"The United States is still the global leader and a very important country for us," said the 59-year-old career diplomat.
Chaudhry was appointed in March, and this is his first trip to Texas in his new post. He spent the week here strengthening economic ties between his home country and the region. He later met with Eyewitness News for an interview at the home of Houston's Pakistani Consul General Aisha Farooqui. The greater Houston area is home to between 150,000-200,000 people who identify as Pakistani-Americans.
"For Pakistan, which is making huge investments into the energy sector, Houston is the place," he said. "Our security situation has improved. Our economy is doing well. And this is a good time for investors to come to Pakistan."
Chaudhry credits the improvement to a concerted effort to root out extremists and terrorists to end the non-stop violence that plagued their country for years.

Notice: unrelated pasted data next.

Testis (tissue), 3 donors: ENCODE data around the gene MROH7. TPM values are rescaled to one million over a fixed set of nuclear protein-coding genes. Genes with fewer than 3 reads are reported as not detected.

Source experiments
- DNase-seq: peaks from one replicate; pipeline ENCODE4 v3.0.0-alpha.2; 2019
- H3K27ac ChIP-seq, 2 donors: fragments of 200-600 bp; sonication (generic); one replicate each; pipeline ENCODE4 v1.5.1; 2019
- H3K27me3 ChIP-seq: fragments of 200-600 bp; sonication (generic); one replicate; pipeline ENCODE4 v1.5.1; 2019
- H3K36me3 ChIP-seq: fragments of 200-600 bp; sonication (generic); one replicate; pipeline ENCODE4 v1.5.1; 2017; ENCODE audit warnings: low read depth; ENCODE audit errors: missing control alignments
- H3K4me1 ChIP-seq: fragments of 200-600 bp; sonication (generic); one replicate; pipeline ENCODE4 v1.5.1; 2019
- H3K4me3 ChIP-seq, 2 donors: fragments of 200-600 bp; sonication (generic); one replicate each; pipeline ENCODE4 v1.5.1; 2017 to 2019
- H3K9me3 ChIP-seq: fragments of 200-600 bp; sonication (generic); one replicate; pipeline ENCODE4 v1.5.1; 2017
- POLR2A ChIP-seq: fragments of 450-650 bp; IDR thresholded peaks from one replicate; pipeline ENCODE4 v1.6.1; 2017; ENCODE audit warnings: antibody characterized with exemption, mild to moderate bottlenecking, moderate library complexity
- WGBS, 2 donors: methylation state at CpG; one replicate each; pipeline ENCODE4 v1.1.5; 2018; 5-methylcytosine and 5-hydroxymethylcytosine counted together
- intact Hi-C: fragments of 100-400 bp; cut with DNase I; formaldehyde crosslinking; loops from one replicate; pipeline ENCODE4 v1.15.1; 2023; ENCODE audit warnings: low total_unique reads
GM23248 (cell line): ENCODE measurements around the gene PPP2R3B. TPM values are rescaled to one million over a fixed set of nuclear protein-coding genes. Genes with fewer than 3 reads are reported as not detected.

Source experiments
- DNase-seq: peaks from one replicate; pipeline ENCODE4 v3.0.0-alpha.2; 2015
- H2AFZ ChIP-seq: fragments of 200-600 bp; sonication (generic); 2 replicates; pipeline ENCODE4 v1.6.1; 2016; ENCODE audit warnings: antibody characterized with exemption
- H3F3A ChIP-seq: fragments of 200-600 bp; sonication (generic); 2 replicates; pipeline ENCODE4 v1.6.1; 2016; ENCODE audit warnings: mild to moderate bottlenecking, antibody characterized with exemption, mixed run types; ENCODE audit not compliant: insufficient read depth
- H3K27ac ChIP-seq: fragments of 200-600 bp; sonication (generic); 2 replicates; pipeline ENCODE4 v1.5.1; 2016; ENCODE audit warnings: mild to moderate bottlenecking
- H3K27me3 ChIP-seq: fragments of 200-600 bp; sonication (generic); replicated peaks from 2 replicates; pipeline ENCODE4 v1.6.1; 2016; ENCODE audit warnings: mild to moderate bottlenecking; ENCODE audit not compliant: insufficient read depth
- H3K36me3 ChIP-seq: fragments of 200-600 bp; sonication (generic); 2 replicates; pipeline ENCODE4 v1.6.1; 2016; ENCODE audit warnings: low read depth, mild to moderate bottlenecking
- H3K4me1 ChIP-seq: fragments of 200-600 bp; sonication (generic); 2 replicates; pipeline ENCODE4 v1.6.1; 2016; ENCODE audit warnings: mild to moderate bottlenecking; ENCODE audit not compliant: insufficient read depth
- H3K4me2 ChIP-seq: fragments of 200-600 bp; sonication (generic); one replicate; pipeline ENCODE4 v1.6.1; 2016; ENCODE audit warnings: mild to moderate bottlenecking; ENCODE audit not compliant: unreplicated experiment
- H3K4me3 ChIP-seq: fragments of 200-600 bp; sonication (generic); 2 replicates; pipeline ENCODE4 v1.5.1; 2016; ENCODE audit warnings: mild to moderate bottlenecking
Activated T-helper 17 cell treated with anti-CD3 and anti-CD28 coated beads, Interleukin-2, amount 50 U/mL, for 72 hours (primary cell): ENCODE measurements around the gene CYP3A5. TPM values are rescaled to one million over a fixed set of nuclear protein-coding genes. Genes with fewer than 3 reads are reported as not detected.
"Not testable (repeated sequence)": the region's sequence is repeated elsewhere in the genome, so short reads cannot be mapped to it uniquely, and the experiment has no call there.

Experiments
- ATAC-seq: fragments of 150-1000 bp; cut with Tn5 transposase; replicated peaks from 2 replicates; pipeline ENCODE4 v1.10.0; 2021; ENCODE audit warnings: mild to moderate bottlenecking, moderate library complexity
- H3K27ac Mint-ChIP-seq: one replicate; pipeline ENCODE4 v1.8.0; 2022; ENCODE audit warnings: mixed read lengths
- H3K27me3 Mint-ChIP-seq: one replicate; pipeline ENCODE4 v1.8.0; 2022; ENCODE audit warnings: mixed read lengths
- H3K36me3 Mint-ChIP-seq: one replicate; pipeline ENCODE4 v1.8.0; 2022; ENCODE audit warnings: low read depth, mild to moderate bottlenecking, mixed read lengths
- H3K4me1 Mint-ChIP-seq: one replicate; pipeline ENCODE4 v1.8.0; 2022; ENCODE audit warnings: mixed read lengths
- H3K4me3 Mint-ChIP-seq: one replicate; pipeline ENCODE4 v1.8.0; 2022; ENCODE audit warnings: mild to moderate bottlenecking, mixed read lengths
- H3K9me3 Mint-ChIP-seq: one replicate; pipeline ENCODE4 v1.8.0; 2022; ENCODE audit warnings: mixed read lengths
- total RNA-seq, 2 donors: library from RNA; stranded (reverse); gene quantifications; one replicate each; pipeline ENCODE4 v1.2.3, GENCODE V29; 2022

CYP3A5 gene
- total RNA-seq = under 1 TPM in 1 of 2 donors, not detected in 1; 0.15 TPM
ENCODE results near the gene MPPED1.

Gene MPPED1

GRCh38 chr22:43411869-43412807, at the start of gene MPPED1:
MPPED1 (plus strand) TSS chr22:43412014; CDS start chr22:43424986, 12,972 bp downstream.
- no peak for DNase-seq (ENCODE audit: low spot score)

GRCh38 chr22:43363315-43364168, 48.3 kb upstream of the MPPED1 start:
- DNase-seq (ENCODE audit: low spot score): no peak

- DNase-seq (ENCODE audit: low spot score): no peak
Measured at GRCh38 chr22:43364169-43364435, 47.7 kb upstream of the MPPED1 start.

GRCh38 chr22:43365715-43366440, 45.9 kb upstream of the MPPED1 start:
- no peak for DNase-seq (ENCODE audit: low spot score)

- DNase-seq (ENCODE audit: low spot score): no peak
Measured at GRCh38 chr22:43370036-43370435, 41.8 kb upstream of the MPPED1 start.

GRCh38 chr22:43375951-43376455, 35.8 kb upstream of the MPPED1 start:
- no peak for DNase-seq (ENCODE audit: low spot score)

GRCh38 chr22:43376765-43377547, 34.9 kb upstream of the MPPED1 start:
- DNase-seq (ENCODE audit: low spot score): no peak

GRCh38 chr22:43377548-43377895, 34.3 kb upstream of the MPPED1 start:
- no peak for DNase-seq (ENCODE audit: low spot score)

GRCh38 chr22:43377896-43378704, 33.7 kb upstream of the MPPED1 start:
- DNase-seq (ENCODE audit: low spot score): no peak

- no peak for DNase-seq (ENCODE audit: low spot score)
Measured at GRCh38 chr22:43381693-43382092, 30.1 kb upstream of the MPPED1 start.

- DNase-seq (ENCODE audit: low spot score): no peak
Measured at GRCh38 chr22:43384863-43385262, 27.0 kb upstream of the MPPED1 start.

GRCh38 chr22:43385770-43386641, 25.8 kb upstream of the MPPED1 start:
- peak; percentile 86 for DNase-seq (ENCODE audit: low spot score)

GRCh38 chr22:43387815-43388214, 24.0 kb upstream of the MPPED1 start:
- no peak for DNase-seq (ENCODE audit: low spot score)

"When you kill innocent people in the streets and in the markets, that's no holy duty -- that's outright barbaric terrorism," he said.
Chaudhry explained that the government's efforts to curb terrorism have worked. Still, he conceded this week's terrorist bombing in Manchester, England, is another sign that global terror remains a threat and that the world must work together with majority Muslim nations to fight it from within.
"We believe we are on to addressing an even more important undertaking," he explained, "which is to address their mindset of extremism that in the first place gave rise to these militants."
Chaudhry believes maintaining a stable Afghanistan is part of that effort. When it is stable, the region is better off and so is the United States, and he hopes for a resolution to the U.S. involvement there.
Ambassador Chaudhry met with President Trump for a short introduction when he arrived in Washington, D.C. He said he is very hopeful about working with the administration, and he called working in Washington a dream posting for a diplomat.
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